Catching Biggie: Kayaker Benny Marr Braves a 100-Year Flood to Catch the Wave of a Lifetime

words :: Benny Marr

The wave face was clean as I dropped in—980 cubic metres of water moves downstream fast. I looked over my shoulder and pointed my boat upstream, leaving enough angle to try and slide to the peak at its steepest point. I was swept through the trough and rose the face, timing my last three strokes.

I caught the wave. After 13 years of trying—I caught it. But upstream, the century-old dam at Bells Falls on the Rouge River was barely holding back the flood. Three hours later, the entire lower Valley would be evacuated and off-limits. [In April 2019, flooding of the Ottawa River and tributaries in Ontario and Quebec led to the declaration of a state of emergency and deployment of Canadian Armed Forces.—Ed.]

The wave broke loudly behind me so I moved over to my left to play the shoulder. I couldn’t believe my luck.

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That first surf was joyous. I played tentatively, feeling the speed of the water connecting with my carbon kayak’s hull. The wave broke loudly behind me so I moved over to my left to play the shoulder. I couldn’t believe my luck. The wave cleaned up and I threw a trick, nowhere near the potential amplitude on offer, but a big and snappy aerial combo.

 

 

I’d surfed this wave before. My first attempt was in 2006—I was 20 and my friend Joel was 17. The older paddlers had left, which created a bonding experience for the two of us. We thought we knew something they didn’t. We didn’t catch the wave that day but we did name it: Biggie Smalls.

By April 2019 I’d surfed this wave in a variety of boats a total of 11 times. But I longed to surf it in my freestyle kayak. I’d been camped out beside the takeout for three nights, running the massive rapids upstream and keeping my eye on Biggie. This was certainly the year to stake out this feature, with both the Ottawa and the Rouge looking to peak well over anything myself or my generation had seen.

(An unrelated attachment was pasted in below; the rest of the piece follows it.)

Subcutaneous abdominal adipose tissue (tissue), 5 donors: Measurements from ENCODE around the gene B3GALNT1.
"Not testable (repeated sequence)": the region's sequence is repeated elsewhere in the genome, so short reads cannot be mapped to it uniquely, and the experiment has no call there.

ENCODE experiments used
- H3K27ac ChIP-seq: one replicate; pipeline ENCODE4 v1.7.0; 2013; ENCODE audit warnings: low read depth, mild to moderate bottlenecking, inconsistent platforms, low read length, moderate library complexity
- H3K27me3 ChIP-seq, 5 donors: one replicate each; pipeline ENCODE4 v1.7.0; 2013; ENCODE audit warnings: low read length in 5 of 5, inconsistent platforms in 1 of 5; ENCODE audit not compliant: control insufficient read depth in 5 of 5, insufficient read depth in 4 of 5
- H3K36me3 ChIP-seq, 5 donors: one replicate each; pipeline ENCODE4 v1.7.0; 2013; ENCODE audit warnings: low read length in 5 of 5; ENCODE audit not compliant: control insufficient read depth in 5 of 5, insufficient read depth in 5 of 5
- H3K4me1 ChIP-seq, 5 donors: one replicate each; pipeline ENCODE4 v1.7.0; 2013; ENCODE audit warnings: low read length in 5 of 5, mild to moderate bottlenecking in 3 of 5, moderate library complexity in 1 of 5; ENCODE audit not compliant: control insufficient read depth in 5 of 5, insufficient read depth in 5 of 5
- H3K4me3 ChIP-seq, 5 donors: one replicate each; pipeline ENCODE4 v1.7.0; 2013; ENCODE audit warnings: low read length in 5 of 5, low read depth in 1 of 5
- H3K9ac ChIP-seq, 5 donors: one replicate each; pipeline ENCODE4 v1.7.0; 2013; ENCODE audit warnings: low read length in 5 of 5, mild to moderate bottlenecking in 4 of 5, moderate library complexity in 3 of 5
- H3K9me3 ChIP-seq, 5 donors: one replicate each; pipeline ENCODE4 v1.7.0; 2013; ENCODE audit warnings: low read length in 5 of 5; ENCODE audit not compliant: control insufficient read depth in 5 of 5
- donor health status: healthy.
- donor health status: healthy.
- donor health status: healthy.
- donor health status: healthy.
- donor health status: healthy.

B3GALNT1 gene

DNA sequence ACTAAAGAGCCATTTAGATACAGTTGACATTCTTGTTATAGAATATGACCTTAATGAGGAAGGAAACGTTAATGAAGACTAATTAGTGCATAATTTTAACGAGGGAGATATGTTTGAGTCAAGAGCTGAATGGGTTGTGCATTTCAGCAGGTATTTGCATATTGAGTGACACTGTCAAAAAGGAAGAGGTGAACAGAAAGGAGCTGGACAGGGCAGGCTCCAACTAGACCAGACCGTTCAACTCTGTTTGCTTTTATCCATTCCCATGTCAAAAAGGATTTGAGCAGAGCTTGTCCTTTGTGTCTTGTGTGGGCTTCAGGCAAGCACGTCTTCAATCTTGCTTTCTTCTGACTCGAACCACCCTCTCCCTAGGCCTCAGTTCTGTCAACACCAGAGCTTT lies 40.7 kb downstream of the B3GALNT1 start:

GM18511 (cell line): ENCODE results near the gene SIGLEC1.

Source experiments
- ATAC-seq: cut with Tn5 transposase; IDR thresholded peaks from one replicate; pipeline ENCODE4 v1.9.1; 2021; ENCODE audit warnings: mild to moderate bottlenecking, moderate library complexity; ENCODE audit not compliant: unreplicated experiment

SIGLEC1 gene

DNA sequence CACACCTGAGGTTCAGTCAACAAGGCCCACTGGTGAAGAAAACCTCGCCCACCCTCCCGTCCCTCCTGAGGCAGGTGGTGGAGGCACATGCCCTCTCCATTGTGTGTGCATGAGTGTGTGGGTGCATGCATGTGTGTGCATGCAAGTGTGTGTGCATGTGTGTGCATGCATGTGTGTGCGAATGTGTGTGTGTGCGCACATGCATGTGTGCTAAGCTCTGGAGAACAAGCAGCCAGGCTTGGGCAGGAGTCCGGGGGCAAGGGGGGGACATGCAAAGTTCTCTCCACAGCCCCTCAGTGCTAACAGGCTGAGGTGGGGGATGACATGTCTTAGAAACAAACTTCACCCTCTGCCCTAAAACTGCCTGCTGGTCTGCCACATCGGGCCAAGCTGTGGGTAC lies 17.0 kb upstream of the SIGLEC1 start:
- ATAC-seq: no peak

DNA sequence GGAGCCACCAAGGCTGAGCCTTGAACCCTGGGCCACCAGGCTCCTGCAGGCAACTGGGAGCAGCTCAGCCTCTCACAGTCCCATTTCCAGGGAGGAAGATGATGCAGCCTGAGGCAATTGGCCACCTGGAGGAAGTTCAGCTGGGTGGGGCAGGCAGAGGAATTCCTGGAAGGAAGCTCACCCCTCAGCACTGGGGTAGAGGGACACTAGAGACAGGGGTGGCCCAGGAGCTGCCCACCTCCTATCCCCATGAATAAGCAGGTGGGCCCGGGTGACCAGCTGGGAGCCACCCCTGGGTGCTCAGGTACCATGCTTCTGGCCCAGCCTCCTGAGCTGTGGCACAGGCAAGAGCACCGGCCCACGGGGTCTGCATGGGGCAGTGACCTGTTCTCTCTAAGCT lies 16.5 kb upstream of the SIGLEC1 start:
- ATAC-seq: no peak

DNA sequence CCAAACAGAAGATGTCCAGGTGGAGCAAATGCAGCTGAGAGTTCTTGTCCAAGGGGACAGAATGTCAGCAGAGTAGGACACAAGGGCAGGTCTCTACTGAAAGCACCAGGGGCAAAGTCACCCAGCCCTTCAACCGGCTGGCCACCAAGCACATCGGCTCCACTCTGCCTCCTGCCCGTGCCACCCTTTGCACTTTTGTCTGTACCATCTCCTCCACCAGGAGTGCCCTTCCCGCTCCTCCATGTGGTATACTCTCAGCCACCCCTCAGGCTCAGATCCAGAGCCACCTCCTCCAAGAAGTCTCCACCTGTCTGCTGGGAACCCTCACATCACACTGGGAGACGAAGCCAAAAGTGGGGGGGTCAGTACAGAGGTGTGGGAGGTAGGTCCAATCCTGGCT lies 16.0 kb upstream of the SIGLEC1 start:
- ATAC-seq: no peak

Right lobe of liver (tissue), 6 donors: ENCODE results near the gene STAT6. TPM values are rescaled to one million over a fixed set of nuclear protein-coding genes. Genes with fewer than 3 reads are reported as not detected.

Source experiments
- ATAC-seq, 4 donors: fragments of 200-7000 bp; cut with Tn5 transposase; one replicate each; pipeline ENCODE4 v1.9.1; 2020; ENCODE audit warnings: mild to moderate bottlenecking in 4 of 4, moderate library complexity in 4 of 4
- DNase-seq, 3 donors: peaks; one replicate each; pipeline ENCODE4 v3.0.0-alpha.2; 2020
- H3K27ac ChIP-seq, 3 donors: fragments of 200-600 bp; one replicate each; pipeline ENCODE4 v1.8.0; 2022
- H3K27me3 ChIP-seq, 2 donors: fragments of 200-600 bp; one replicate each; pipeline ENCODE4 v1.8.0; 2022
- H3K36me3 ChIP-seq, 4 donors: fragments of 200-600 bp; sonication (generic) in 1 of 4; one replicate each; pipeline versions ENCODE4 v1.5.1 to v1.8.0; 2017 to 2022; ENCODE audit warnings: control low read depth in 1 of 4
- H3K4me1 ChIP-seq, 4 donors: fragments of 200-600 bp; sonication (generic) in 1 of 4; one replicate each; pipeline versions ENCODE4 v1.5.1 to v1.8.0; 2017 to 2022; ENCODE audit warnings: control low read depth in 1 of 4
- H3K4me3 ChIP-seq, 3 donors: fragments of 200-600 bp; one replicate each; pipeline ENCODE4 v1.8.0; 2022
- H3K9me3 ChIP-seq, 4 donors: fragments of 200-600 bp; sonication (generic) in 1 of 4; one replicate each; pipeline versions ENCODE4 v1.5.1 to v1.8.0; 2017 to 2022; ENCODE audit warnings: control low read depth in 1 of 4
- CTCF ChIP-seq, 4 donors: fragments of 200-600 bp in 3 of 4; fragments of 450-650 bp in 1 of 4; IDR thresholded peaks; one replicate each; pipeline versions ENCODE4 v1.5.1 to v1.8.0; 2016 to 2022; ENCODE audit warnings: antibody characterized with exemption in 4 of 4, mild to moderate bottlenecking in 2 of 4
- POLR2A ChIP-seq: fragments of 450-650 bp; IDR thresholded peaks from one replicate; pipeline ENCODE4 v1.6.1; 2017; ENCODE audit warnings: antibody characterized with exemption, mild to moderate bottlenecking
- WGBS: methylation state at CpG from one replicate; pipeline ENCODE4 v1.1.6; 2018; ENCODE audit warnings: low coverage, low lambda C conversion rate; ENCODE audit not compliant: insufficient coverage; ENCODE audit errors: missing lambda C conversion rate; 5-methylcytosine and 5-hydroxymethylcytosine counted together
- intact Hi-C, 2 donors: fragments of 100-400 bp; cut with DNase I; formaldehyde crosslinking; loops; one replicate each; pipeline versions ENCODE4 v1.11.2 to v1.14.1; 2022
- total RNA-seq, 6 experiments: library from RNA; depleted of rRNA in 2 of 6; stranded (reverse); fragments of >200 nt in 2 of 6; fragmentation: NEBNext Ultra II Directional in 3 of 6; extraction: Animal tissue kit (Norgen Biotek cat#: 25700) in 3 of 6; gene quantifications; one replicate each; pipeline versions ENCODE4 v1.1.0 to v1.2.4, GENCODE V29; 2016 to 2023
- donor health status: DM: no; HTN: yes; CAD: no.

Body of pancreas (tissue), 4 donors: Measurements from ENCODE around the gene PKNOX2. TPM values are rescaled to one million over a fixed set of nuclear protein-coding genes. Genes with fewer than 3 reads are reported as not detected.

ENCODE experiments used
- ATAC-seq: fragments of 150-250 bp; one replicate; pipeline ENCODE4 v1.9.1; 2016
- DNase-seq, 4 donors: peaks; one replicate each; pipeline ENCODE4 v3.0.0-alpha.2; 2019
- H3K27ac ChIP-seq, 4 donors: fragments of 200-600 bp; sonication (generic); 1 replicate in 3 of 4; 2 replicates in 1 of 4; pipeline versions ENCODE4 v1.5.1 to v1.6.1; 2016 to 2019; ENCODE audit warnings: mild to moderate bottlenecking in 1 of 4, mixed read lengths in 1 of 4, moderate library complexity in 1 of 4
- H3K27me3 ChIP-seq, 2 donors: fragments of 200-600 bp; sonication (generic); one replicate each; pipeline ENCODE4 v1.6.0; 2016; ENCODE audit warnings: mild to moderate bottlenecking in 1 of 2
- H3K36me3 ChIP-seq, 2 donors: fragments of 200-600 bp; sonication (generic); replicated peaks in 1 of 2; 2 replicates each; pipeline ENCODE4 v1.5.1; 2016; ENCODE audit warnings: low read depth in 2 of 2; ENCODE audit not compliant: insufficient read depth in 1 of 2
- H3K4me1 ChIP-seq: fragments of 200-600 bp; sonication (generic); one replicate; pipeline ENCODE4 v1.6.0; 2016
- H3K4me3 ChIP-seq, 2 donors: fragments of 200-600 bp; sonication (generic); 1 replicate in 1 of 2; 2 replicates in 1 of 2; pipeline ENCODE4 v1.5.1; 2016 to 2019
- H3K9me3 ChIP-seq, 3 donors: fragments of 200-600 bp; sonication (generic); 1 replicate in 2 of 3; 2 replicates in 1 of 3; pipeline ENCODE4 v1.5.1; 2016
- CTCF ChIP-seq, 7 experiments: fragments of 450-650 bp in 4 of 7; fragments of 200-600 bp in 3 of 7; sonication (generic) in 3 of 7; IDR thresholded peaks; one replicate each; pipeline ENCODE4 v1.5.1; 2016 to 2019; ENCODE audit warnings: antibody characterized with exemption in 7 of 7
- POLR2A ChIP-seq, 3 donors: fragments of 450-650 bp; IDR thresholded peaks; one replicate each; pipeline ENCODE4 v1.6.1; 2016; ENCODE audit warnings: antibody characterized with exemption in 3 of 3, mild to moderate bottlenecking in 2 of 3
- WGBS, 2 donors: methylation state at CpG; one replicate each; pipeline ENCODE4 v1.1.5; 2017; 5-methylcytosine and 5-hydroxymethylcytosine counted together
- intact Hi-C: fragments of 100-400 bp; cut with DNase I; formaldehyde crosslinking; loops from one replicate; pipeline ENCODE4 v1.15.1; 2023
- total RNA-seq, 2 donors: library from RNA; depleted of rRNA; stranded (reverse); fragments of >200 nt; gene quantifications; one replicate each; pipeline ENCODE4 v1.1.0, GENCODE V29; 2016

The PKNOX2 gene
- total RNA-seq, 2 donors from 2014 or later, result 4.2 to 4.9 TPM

Illustration: Dave Barnes

I was looking at Biggie in the morning and saw the peak of the wave break, and crumble upstream. I couldn’t believe it. I was going to be able to catch this thing in my freestyle kayak. I surfed the wave, then I went upstream to session the rapids. I was planning to take the afternoon to session Biggie, but when I arrived at the takeout to switch boats, a man came purposefully toward me. (I later found out he was mayor of a nearby town.) He informed me the dam had failed. He tasked me with collecting anyone who I knew was in the area and getting out fast.

It was a misunderstanding: The dam held, but was not engineered to withstand such high volume. I returned two days later. The police at the parking lot told me there were more than 50 units protecting access to the river below the dam. I packed sandbags with locals for a couple hours then drove back to the Ottawa River where I paddled another new wave. Leading up to this day many people were forced to leave their homes due to the river. I love rivers and hope to live close by the sound of rushing water. I don’t wish rivers to affect anyone negatively. But they will. —ML

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